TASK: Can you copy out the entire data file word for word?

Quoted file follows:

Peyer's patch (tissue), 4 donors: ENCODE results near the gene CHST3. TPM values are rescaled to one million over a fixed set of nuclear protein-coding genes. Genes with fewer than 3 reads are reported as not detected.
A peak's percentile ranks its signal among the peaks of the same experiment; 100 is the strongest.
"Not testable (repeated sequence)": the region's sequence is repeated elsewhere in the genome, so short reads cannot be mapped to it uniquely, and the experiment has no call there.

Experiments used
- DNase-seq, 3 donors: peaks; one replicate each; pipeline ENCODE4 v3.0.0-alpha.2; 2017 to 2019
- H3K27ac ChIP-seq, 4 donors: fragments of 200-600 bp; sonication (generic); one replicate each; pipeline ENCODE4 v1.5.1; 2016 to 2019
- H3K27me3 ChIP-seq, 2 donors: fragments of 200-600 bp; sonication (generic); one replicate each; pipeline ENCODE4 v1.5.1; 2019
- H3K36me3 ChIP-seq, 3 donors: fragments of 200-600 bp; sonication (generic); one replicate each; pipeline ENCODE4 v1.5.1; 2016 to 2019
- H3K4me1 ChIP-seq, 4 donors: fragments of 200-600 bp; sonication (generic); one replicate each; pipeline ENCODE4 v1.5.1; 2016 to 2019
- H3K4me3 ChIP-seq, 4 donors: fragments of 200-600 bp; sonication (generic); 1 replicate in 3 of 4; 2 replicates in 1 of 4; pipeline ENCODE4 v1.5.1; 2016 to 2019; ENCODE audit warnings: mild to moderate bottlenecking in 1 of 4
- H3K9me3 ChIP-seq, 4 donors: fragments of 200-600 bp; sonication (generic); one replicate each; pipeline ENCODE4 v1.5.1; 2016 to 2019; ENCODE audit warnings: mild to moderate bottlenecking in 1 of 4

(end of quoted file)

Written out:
Peyer's patch (tissue), 4 donors: ENCODE results near the gene CHST3. TPM values are rescaled to one million over a fixed set of nuclear protein-coding genes. Genes with fewer than 3 reads are reported as not detected.
A peak's percentile ranks its signal among the peaks of the same experiment; 100 is the strongest.
"Not testable (repeated sequence)": the region's sequence is repeated elsewhere in the genome, so short reads cannot be mapped to it uniquely, and the experiment has no call there.

Experiments used
- DNase-seq, 3 donors: peaks; one replicate each; pipeline ENCODE4 v3.0.0-alpha.2; 2017 to 2019
- H3K27ac ChIP-seq, 4 donors: fragments of 200-600 bp; sonication (generic); one replicate each; pipeline ENCODE4 v1.5.1; 2016 to 2019
- H3K27me3 ChIP-seq, 2 donors: fragments of 200-600 bp; sonication (generic); one replicate each; pipeline ENCODE4 v1.5.1; 2019
- H3K36me3 ChIP-seq, 3 donors: fragments of 200-600 bp; sonication (generic); one replicate each; pipeline ENCODE4 v1.5.1; 2016 to 2019
- H3K4me1 ChIP-seq, 4 donors: fragments of 200-600 bp; sonication (generic); one replicate each; pipeline ENCODE4 v1.5.1; 2016 to 2019
- H3K4me3 ChIP-seq, 4 donors: fragments of 200-600 bp; sonication (generic); 1 replicate in 3 of 4; 2 replicates in 1 of 4; pipeline ENCODE4 v1.5.1; 2016 to 2019; ENCODE audit warnings: mild to moderate bottlenecking in 1 of 4
- H3K9me3 ChIP-seq, 4 donors: fragments of 200-600 bp; sonication (generic); one replicate each; pipeline ENCODE4 v1.5.1; 2016 to 2019; ENCODE audit warnings: mild to moderate bottlenecking in 1 of 4